Thursday, June 13, 2024

As the first signature of 450 to appear on citizen petitions that Mothers Out Front presented to the city clerk, my name suddenly represented the campaign to bring green roofs to Cambridge. For months, everywhere this petition went, my name led the way, from the City Council’s Ordinance Committee (twice) and the Planning Board (once) to the City Council at the start of its legislative journey, then two more times before its favorable vote May 3.

My goal as petitioner Amy Oliver (on behalf of Mothers Out Front), was to revise our city’s moribund green roofs zoning ordinance, which had been part of zoning documents since 2009 without making any difference to you or me. For a dozen years, developers in our city built lots of buildings – more than 70 big ones greater than 25,000 square feet. The earlier green roof ordinance had no requirement (only definitions and regulations), and no developer was motivated by zoning language to install a vegetative roof on their buildings.

There was nothing revolutionary in what Mothers Out Front wanted in a stronger green roof ordinance for our city. Cities such as Toronto, Canada; Portland, Oregon; Seattle; San Francisco; New York City; and Washington, D.C., have plantings on rooftops, and some even include solar panels, a combination called biosolar. These rooftops are made into meadows and pollinator habitats, such as on buildings across the river at the Harvard Business School. Boston is home to two working farms on rooftops – at Boston Medical Center and Fenway Park, where each produces nutritious veggies that are served on the premises.

“With the passage of its revised green roofs ordinance, Cambridge joins a growing list of cities across North America to have required green roofs in recent years,” noted Jeff Joslin, a board member of this industry’s national organization, Green Roofs for Healthy Cities. “The proliferation of green roofs is contributing significantly to carbon reduction and climate change efforts, resulting in cost savings for buildings while adding value and quality to respective properties and those around them. Green Roofs for Healthy Cities commends the City of Cambridge for taking this bold and impactful action.”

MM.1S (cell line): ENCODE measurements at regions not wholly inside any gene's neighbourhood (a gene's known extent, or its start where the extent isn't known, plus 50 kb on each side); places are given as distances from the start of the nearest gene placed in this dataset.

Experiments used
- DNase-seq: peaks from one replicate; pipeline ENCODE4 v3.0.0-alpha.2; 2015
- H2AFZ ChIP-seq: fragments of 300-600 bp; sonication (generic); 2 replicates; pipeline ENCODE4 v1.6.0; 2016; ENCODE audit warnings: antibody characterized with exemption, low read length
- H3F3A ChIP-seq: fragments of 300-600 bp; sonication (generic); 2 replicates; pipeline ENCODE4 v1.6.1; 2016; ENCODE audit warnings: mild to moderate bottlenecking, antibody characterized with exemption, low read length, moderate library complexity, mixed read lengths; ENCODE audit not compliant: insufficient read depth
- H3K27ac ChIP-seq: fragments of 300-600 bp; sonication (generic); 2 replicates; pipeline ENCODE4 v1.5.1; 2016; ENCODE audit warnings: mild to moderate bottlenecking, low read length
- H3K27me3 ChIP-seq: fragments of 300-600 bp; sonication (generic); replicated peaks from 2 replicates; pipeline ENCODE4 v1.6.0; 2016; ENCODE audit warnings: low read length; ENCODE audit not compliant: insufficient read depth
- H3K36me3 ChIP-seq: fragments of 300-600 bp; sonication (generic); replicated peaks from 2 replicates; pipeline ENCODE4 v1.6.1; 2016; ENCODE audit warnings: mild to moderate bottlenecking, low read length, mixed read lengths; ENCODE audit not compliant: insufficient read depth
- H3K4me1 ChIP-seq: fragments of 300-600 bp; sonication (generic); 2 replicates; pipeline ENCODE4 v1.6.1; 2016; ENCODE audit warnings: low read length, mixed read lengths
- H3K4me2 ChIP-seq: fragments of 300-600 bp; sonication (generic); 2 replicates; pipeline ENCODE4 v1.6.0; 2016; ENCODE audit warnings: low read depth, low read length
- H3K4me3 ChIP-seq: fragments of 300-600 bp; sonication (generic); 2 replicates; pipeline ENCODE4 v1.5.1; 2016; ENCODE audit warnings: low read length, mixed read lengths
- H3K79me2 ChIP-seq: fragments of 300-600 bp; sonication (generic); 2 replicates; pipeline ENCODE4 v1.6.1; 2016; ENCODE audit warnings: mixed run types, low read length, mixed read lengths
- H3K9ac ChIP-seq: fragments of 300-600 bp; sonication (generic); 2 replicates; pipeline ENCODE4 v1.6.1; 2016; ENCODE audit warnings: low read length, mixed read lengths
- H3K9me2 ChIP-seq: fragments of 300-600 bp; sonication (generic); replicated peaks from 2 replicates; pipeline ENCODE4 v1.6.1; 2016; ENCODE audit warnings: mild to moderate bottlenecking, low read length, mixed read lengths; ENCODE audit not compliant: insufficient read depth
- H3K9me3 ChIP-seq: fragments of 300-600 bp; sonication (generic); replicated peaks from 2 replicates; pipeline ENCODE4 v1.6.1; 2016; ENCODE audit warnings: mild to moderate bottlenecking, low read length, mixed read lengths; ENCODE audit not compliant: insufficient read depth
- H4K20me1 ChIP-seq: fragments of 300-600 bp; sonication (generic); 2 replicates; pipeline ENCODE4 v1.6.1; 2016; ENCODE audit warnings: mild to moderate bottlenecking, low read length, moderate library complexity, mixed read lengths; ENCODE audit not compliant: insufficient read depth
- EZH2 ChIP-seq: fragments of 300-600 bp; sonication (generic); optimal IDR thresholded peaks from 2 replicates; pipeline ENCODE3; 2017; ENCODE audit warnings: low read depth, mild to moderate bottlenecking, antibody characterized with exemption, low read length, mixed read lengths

Thank you to the six of our city councillors voting “yes” – Dennis Carlone, Marc McGovern, Patty Nolan, Jivan Sobrinho-Wheeler, Quinton Zondervan and Mayor Sumbul Siddiqui.

The city’s Green Roofs zoning ordinance mandates that most new buildings of 25,000-plus square feet have rooftop vegetation or biosolar. Any new 100 percent affordable housing development is exempted. Commercial developers may select a payment-in-lieu of into the Cambridge Affordable Trust fund to be used by affordable housing developers to install green and biosolar roofs. Cambridge municipal buildings were also made exempt. Finally, for any 25,000-square-foot or larger construction dedicated to non-lab or non-commercial use, developers will have a third option for their rooftops: solar panels only.

Mothers Out Front pushed this petition because of the overwhelming evidence that they provide systemic solutions to our climate crisis. Among the benefits, green roofs filter air pollutants, reduce flooding by lessening stormwater runoff, double the life of most roofs and better insulate buildings, making them more energy efficient. And there are proven connections between looking at vegetation and Improving mental health.

This new city ordinance isn’t where the revised Green Roofs zoning ordinance by “petitioner Amy Oliver” started out. The deliberative process of public debate amended our vision. Still, the council’s passage of our amended petition makes Cambridge the first New England city to mandate that developers build green roofs.

Now, that is a petition I’m happy to have my name on. We appreciate the 450 or so Cambridge residents who, in the midst of Covid-19, signed this petition – not electronically, but by hand. This victory is widely shared by the many people in Cambridge who also showed up to speak at committee and Planning Board hearings and kept showing up at the several council meetings where we brought it over the finish line. Others communicated their support to councillors via emails, phone calls and tweets.

Please join us in celebrating by making green roofs happen, especially in our neighborhoods where urban heat islands are most harmful to residents. As the named petitioner in the green roofs campaign, let me welcome the developers in our city to seek out information about how best to create green roofs for your buildings and to be curious about the new technology that enables the combination of vegetation and solar panels to work well, and to seize this opportunity to play a significant role in building the resilience we need to prepare for the consequences of climate change.

Amy Oliver, for Mothers Out Front